Do any of these songs evoke anything for any of you? Is there a common thread, atmosphere or mood that holds this list together? I know this is a bit of a fish for comments, but I'm interested in hearing your thoughts.

Hell, I managed to work through this block after all.

30 in 30: Day 8

I read a few good graphic novels in the last little while: The Complete Essex County by Jeff Lemire and Photobooth: A Biography by Meags Fitzgerald. Both were very good and emotionally affecting in different ways. The middle story in Essex County, "Ghost Stories" was the one that stood out for me: it's the one about the two hockey player brothers in the 1950s. I found that one especially sad and haunting, particularly the whole thread of loss and regret that carries the whole narrative.

In a way, Photobooth also deals with loss. Fitzgerald's book serves as a history of the devices, a eulogy for the obsolete chemical booths, and an examination of her own relationship to her long-time hobby. The sense of having a connection with an object or experience that's gone was something I could especially relate to...I kept thinking of all the time I used to browse the racks of long-closed mall music stores, and how that's just something that won't ever happen again. There are the indie stores, but there was something specific about browsing a chain store in a mall with a well-stocked and diverse back catalogue selection that I miss. Yet it occurs to me that it's a weird thing to get wistful over.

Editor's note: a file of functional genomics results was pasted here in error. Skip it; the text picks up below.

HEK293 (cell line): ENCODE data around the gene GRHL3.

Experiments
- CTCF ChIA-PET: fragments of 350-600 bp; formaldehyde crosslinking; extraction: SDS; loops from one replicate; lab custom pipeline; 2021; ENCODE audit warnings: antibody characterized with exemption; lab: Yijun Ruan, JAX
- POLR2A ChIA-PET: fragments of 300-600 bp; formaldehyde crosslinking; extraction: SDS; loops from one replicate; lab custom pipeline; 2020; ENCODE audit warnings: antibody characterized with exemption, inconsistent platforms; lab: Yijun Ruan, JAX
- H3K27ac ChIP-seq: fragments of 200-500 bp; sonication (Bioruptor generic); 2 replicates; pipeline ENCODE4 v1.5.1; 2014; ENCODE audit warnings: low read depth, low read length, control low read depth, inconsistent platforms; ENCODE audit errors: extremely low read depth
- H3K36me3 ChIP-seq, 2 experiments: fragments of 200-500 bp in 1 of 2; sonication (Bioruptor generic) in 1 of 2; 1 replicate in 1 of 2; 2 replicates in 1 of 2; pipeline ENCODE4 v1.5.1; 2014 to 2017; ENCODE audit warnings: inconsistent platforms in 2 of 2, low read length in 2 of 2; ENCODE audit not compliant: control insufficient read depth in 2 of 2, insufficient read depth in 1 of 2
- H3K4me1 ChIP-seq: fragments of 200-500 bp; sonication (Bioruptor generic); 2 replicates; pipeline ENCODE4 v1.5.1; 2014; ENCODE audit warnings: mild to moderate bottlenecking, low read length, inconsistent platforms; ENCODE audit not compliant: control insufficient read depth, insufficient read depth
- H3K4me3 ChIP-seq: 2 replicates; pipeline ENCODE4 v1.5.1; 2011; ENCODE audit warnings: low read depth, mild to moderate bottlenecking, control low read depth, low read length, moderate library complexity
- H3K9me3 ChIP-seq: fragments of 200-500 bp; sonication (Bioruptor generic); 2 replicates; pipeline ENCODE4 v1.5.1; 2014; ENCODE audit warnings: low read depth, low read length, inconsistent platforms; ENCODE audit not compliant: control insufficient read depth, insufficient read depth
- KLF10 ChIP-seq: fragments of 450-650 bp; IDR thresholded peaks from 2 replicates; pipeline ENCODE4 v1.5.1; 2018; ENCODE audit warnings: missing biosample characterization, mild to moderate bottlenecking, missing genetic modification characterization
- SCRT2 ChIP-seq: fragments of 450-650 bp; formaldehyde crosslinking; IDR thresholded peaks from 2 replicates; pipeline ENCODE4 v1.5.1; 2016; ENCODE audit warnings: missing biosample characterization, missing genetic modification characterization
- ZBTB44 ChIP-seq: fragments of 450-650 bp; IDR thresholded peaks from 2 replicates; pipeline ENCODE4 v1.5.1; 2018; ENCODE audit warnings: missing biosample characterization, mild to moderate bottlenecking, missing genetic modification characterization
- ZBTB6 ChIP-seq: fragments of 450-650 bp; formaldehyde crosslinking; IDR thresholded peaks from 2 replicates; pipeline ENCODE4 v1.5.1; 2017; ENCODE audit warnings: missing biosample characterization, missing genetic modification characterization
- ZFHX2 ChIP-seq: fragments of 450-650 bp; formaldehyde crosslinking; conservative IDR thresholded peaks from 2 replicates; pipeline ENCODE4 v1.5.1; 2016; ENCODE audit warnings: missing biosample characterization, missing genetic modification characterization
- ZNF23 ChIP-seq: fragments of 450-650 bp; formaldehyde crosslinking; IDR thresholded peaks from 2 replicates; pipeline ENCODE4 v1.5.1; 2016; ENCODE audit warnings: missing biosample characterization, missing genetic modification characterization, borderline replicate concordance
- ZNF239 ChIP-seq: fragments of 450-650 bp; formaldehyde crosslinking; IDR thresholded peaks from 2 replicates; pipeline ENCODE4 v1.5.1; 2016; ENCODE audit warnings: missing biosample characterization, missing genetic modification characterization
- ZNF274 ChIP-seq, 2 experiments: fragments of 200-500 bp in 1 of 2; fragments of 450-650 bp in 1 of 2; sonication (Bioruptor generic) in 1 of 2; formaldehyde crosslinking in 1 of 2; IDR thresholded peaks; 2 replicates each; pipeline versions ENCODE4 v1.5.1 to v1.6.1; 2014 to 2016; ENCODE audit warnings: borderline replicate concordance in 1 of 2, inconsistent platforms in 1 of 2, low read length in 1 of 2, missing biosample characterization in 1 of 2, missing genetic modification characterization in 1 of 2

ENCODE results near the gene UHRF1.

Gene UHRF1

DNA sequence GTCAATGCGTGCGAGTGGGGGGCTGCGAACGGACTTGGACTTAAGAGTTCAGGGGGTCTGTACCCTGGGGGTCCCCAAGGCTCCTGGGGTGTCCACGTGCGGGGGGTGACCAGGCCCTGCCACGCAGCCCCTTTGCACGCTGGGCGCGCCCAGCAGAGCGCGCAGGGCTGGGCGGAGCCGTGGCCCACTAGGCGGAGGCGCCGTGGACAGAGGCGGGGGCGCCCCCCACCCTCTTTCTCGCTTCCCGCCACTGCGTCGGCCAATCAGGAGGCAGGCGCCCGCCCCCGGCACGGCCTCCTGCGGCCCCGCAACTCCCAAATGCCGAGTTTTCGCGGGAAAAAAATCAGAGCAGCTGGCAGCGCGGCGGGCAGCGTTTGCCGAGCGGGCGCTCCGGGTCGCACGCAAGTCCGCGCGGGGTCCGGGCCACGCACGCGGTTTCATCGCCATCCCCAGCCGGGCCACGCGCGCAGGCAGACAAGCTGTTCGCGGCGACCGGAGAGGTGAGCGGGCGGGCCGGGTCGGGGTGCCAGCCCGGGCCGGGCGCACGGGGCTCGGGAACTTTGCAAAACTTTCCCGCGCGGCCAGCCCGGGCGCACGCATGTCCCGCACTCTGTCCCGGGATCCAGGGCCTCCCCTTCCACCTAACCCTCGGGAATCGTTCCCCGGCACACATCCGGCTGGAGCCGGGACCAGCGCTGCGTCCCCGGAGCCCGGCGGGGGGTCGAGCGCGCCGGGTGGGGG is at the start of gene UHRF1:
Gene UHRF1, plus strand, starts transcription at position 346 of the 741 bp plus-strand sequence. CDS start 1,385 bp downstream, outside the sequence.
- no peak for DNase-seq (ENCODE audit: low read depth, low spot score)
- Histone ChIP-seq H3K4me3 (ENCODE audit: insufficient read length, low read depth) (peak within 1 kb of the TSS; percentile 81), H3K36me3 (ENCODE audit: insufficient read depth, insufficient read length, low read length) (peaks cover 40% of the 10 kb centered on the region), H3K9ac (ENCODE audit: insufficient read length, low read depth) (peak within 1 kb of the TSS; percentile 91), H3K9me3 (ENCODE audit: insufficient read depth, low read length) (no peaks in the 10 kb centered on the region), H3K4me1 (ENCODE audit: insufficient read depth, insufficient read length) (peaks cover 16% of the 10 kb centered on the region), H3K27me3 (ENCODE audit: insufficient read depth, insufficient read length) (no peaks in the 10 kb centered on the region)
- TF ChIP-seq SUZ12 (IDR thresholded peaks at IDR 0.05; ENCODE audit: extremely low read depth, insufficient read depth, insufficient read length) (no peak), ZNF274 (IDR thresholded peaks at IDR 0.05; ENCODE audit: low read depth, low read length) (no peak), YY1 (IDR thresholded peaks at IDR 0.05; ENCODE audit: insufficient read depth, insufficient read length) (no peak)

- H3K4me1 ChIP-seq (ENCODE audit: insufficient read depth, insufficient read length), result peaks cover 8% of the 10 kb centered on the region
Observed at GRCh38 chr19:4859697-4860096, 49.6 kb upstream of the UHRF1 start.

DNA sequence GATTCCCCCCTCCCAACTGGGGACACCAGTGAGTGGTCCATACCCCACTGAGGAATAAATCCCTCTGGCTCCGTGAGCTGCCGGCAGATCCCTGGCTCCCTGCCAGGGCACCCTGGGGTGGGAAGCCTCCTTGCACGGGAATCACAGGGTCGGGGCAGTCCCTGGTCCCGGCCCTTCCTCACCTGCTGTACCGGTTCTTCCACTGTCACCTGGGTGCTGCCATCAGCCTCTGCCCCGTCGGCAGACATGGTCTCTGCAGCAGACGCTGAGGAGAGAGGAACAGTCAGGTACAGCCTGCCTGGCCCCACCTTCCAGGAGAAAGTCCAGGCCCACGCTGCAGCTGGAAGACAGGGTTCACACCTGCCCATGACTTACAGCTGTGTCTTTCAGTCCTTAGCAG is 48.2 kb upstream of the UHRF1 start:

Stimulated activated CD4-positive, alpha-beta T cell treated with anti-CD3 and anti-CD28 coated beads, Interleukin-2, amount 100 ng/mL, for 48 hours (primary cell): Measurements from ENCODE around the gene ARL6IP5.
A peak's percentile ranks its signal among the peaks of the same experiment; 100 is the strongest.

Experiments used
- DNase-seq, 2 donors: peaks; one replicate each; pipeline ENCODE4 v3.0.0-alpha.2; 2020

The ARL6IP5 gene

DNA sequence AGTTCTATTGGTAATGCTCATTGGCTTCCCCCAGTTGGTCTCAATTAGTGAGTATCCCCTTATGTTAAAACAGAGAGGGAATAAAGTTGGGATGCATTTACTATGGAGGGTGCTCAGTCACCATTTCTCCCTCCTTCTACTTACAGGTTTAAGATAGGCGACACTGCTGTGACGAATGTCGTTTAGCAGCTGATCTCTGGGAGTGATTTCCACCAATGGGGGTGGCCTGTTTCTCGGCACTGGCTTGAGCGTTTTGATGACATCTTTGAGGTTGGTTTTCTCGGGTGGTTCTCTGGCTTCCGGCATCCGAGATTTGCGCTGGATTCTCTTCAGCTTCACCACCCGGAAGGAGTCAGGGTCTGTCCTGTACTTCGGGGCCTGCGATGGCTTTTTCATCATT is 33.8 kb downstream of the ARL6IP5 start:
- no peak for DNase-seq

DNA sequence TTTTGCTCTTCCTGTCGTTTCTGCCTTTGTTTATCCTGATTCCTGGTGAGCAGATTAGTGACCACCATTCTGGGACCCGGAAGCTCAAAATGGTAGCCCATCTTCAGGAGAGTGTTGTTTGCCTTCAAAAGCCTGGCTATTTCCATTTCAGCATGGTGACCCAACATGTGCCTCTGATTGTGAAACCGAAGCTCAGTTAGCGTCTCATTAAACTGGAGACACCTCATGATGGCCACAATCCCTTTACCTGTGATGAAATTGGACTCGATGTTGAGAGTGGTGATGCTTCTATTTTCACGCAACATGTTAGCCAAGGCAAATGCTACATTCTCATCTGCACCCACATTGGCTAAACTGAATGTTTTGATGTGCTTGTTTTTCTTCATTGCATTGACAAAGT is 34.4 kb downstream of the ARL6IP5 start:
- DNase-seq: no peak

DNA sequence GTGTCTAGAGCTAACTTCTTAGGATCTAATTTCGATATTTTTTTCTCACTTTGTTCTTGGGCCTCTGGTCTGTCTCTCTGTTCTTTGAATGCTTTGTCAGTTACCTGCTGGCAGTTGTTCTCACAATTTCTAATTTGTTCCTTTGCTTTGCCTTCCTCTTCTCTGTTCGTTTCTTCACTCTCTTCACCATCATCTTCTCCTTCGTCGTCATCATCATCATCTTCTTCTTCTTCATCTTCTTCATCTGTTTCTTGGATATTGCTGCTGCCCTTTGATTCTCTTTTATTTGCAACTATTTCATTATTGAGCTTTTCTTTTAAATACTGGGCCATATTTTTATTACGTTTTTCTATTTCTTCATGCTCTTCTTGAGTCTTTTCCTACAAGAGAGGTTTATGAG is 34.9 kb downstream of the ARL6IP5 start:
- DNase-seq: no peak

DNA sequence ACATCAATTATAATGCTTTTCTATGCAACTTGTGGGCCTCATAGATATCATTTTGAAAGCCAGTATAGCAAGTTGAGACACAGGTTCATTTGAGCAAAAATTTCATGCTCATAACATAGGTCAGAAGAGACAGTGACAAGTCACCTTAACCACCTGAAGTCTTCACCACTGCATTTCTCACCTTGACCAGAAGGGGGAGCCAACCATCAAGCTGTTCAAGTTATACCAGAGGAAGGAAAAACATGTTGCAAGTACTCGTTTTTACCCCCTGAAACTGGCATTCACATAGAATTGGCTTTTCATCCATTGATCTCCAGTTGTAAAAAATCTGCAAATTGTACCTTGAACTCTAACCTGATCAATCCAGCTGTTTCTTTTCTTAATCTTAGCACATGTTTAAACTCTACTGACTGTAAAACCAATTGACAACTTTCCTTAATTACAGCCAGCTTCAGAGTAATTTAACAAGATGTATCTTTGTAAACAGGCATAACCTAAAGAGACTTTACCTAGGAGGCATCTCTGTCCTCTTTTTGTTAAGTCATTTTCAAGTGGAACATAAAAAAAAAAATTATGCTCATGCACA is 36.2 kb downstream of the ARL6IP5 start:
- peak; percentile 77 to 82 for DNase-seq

The end of the book, where Fitzgerald reflects on what she's gained and lost from her fascination with the booths, also gave me pause, specifically about my own relationship with Saturday Night Live. My interest in the show and its history has connected me to a number of interesting people over the last 17 years (over half my life ago), but I couldn't help but relate when Fitzgerald mentioned her fear that her "glimmers of resentment" towards photobooths would grow for what she gave up to chase her passion. I sometimes ask myself what I'm hoping to get out of my interest in the show.

I've long had an interest in doing a collaborative narrative comic or graphic novel (I would write, someone else would take care of the art stuff). I don't know what it would be about, though.